Abby: I attended art lessons outside school, beginning at the age of 13, for 4 years. We focused on producing work from still life, but mainly from photographs. This practice helped hone my skills in replicating forms and I was introduced to many different media.
As with anything, in order to become skilled, practice is key. From a young age, I would carry a sketchbook everywhere – pens and paper were always with me. I did a prolific amount of drawings. My parents tell me I was always a perfectionist. Although I now realise perfection is unattainable, I continue to strive for it. I can always ‘do better next time’. My advice for artists who wish to improve their realism would be to practice observational drawings. Try to dispel what you think the ‘tree’ or the ‘glass’ you’re drawing looks like. Really see the positive and negative spaces. Everything is a shape. Learn your trade from the ground up. Mastering the technical skills in art gives you a foundation to build upon. Learn the basic drawing and painting principles, perspective, the grey scale, dead-layers, etc. Go beyond school, and learn about your tools and the grounds (paper, canvas, etc) available. Then add your artistry and flair to these skills. Earn the right to be experimental and avant-garde by having a solid grounding in the fundamentals. No matter what the assumption about art is, I believe it’s important to see yourself as an artisan first and then an artist.
What advice do you have for other high school Art students who hope to achieve excellent grades?
Abby: Certain skills may come naturally to some more than others, but, I think the attributes that make a great artist are persistence, focus, and commitment. In my view, artists with these attributes will soon surpass those who rely solely on natural talent. Natural talent is not enough to make a successful artist. You have to continually progress, improve, and push yourself.
Too many students think studying Art is an ‘easy option’. They fall prey to the romantic image of the eccentric, care-free artist. History has shown that succeeding as an artist is hard work. In most cases, an artist needs to be self-motivated and able to switch between a creative mind and a practical mind: empathetic, open-minded, perceptive, whilst organised and efficient.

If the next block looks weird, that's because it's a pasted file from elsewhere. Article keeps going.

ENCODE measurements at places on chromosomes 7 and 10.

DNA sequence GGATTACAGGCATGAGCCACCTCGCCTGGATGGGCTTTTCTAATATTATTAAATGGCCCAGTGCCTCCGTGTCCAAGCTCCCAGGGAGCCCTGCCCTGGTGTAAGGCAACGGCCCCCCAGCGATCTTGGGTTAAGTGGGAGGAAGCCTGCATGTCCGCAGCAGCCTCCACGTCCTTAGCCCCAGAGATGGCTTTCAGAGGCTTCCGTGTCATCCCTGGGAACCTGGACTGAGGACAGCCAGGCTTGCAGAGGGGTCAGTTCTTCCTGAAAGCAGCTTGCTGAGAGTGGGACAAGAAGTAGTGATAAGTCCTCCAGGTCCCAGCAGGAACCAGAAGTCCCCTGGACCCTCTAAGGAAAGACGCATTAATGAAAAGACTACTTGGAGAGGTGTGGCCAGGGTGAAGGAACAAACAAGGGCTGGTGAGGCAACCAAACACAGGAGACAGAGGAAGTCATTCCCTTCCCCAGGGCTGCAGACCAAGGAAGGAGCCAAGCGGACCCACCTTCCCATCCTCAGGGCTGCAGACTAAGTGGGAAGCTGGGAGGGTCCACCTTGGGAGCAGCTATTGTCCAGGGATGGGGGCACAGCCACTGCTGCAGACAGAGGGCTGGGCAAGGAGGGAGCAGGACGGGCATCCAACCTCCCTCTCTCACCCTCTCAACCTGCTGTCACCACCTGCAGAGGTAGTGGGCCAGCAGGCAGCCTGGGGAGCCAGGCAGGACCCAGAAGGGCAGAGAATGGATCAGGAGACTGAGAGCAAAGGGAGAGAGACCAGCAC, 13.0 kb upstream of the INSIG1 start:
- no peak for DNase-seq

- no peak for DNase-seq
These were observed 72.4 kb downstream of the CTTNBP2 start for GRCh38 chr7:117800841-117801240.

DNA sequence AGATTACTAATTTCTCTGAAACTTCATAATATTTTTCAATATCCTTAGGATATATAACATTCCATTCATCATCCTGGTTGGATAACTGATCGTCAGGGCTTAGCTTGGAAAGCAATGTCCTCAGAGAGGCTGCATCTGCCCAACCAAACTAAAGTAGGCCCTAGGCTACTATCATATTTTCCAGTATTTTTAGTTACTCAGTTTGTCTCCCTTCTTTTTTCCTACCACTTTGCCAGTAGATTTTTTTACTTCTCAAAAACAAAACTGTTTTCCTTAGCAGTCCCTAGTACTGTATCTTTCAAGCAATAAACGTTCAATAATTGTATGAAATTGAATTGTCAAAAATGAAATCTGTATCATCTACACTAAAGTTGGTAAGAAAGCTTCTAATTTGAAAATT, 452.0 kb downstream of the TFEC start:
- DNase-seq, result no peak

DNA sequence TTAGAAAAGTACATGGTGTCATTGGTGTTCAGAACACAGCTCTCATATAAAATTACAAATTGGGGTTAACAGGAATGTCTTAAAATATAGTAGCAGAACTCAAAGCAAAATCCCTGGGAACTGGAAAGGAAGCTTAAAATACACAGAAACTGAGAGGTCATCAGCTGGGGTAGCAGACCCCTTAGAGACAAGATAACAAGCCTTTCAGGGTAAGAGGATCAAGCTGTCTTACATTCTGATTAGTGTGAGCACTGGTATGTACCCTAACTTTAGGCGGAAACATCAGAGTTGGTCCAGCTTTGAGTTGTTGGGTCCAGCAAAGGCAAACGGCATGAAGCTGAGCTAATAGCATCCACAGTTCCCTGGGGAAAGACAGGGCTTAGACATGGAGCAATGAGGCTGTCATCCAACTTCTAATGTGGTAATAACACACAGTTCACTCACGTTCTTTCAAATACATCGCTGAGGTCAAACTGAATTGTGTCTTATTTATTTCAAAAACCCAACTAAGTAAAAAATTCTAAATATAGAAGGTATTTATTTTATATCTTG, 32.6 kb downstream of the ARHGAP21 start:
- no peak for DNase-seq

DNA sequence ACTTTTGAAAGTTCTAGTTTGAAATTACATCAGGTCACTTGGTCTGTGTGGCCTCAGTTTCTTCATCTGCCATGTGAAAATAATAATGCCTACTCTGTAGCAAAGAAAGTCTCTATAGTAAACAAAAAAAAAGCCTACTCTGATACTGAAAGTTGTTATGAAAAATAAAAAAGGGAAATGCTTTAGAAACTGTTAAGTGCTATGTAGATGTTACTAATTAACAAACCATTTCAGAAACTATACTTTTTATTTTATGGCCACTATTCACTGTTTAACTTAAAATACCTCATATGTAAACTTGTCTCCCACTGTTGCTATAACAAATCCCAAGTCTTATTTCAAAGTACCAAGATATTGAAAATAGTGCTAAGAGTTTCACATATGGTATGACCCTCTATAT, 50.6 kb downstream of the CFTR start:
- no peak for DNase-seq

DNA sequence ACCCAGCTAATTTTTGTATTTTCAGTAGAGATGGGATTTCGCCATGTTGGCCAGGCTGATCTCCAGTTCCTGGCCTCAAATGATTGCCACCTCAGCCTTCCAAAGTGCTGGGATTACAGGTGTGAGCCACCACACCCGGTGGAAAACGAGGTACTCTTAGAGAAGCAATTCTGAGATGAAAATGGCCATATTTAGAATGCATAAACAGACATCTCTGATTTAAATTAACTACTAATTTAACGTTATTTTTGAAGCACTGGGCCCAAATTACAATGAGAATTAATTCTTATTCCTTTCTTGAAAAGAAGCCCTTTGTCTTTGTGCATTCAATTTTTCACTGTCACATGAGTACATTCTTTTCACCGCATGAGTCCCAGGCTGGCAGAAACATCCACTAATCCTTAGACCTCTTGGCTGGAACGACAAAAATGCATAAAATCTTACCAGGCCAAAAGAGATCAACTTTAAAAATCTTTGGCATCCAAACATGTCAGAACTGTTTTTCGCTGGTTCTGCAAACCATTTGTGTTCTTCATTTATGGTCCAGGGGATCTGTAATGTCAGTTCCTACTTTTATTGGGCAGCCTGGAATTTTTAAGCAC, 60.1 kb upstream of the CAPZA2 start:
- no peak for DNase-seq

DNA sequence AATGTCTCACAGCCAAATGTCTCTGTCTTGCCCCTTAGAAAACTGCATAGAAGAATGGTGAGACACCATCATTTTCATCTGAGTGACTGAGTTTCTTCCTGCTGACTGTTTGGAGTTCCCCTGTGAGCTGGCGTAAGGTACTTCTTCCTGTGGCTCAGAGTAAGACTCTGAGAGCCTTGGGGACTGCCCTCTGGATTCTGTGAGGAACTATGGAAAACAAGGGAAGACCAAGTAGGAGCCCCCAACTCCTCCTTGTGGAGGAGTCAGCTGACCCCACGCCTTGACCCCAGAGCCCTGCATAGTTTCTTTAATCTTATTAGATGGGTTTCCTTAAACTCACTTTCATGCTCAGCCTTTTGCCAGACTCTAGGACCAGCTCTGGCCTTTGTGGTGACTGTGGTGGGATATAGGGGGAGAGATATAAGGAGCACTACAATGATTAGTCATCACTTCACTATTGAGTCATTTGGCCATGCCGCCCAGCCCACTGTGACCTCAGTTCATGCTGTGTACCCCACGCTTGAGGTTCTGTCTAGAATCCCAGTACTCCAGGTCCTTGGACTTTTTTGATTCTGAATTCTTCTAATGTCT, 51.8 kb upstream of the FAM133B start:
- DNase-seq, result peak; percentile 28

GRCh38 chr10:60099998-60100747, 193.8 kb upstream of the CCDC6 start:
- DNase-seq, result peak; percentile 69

Although most people see it as an escape from academic work, I think the research and the organisation involved in producing a piece of art requires a degree of academic mindset. I think my interest in Literature, as well as other academic subjects, has benefitted my work.
My best advice would be to make what you do relevant, emotionally connective, original and technically adept. That’s what I keep in mind when I’m creating a piece of art.
One of the artists I interviewed for my A Level Art project advised me to create work that ‘speaks about the world around us’. So, make your work current and attainable for modern audiences. Don’t get stuck in the past, unless the past is relevant to you today. Most of all, have an opinion on your world, and then go and express it through your art!
Abby Hope Skinner is a talent to watch. She has recently finished her Foundation Year in the UK, where she was awarded a Distinction and the Principal’s Award for ‘Best in Show’ for her 2013 Summer Exhibition.
We will feature more of Abby’s exceptional high school Art projects in the months to come. If you found this Art project helpful, please share it using the social buttons below!
Amiria has been an Art & Design teacher and a Curriculum Co-ordinator for seven years, responsible for the course design and assessment of student work in two high-achieving Auckland schools. She has a Bachelor of Architectural Studies, Bachelor of Architecture (First Class Honours) and a Graduate Diploma of Teaching. Amiria is a CIE Accredited Art & Design Coursework Assessor.